WINDHOEK – South African Transport and Logistics industries have distanced themselves from an anticipated truck driver’s strike in that country today, saying they do not support calls for national shutdown, which include increasing threats of violence against foreign truck drivers. In addition, the Namibian High Commissioner to South Africa, confirmed that no official communication was been received regarding the details of the supposed strike but called on all stakeholders to closely monitor the situation. Also, South Africa’s Minister of Police, Bheki Cele, stated that an illegal strike and unnecessary violent conduct destabilises the country and amounts to economic sabotage.
A recent spike in violence towards foreign trucks drivers, in addition to threats of a country-wide shutdown of South Africa’s trucking sector, resulted in an urgent meeting between that country’s Technical Road Freight Industry Task Team, the police and other relevant stakeholders in Durban on Friday.
At the meeting the All Truck Drivers Foundation (ATDF), Positive Freight Solutions (PFS) and Harbour Carriers as well as the South Africa’s Prosecuting Authority and employee organisations agreed that any individual found to perpetrating any unlawful activity will be immediately arrested and prosecuted for their crime with a zero-tolerance approach.
“Operations will therefore continue as “business as usual” on the 1st and 2nd of September 2019,” read a statement emanating from the meeting.
Meanwhile, Namibian High Commissioner to South Africa, Veiccoh Nghiwete, told New Era the mission is not in a position to comment on the alleged plan to stage a nation-wide strike as apart from the information that has been circulated on social media there was no official communication from relevant authorities or from organisers of the strike.
“The only advice the Mission can offer is for all the affected stakeholders in this sector to closely monitor the situation, said Nghiwete.
On Friday, the International Cross-Border Traders Association (ICTA urged the South African government to protect foreign bus and truck drivers amidst threats of violence from their local counterparts who accuse the immigrants of taking their jobs.
“We warn the South African government to protect foreign nationals in their country. We have previously witnessed foreign nationals getting killed, assaulted and threatened without a single person being arrested or prosecuted. South Africa is not an island in heaven. The government should respect rights of foreign nationals,” ICTA president Denis Juru told African News Agency (ANA) in Pretoria.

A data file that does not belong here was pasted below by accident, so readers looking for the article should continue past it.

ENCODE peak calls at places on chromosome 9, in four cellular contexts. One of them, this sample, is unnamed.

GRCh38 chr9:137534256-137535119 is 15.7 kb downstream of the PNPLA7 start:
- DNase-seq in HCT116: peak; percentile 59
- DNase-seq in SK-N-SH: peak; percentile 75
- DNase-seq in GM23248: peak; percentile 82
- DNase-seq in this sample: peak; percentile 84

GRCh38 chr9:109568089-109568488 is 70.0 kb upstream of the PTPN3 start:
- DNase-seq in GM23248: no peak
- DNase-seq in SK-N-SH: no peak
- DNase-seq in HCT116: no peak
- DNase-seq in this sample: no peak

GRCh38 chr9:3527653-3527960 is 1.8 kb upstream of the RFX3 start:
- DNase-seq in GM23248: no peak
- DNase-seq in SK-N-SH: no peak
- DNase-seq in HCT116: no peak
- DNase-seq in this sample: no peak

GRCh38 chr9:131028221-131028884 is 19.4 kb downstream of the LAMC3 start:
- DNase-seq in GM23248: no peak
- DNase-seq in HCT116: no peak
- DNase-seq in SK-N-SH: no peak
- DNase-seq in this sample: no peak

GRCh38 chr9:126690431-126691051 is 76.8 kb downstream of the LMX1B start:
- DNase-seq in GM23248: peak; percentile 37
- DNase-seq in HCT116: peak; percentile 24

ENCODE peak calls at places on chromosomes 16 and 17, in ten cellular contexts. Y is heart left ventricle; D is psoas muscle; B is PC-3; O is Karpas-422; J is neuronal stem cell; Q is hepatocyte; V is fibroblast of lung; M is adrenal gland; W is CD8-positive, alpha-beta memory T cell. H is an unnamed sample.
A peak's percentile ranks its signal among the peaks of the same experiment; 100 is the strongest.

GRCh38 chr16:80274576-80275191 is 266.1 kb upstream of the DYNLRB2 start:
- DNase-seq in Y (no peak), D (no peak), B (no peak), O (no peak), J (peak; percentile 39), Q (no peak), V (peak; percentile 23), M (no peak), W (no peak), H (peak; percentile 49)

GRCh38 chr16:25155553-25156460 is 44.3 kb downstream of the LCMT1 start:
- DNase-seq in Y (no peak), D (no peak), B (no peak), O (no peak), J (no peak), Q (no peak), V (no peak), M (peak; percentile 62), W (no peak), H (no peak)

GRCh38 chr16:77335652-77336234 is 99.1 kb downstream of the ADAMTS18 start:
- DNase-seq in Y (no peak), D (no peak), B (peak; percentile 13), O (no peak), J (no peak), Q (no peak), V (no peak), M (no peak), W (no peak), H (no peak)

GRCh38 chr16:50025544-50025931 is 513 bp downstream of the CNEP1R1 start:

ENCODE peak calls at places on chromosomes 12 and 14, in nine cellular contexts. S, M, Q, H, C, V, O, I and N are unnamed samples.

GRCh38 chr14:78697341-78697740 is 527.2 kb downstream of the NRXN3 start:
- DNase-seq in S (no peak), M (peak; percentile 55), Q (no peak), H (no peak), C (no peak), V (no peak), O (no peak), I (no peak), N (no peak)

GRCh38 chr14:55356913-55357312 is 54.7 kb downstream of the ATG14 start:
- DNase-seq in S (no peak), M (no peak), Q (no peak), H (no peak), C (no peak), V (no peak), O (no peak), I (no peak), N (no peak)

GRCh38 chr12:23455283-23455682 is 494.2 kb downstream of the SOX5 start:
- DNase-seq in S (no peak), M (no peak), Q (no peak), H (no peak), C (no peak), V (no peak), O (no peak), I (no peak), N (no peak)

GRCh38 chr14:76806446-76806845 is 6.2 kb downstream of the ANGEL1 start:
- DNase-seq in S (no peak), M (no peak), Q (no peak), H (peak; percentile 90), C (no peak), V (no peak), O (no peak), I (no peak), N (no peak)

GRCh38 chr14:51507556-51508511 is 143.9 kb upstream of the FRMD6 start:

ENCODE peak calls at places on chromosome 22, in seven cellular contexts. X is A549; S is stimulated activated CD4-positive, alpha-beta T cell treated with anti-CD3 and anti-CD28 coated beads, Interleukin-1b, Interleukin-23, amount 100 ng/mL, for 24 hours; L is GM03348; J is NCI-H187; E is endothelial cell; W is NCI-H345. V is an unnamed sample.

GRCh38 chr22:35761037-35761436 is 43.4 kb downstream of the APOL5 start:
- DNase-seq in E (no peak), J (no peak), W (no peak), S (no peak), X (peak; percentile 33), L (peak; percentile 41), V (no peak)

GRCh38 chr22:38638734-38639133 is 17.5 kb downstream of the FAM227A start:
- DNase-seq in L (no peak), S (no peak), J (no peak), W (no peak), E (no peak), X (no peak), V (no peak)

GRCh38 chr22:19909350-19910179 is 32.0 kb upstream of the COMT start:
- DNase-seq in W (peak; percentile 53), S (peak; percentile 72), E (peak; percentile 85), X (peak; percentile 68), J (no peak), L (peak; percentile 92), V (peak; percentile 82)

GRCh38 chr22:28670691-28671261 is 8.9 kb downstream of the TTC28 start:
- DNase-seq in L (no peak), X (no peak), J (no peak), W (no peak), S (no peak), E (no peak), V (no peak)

Juru said his association had noted several threats circulating online, threatening a work stoppage and violence against foreign nationals scheduled for September 2. “If that plan succeeds, we’re going to stop all South African registered trucks, buses and flights to cross borders to any other African nation. Foreign truck drivers have work permits to work in South Africa. The government of South Africa found it necessary to give those foreign nationals work permits, allowing them to take employment in South Africa,” said Juru.
A widely circulated social media message in South Africa warned trucks drivers of the expected strike.
Based on research by South Africa’s Road Freight Association, which represents road freight service providers, more than 200 people, mostly foreign truck drivers, have been killed in trucking industry-related violence South Africa since March last year. Groups of attackers claiming to be South African truck drivers have thrown petrol bombs at trucks and shot at, stoned, stabbed, and harassed foreign truck drivers to force them out of the trucking industry. Human Rights Watch (HRW) has also confirmed that dozens of truck drivers in SA have died in attacks against foreigners since 2018, which has prompted HRW to call for stronger protection of foreign workers.
Industry experts believe the trucker’s woes stem from the large number of economic migrants from the Southern Africa region moving to South Africa in search of work. South African trucking companies have been accused of preferring foreign truck drivers who often work longer hours at reduced salaries, resulting in higher profits for the trucking companies. – Additional reporting by NAMPA/ANA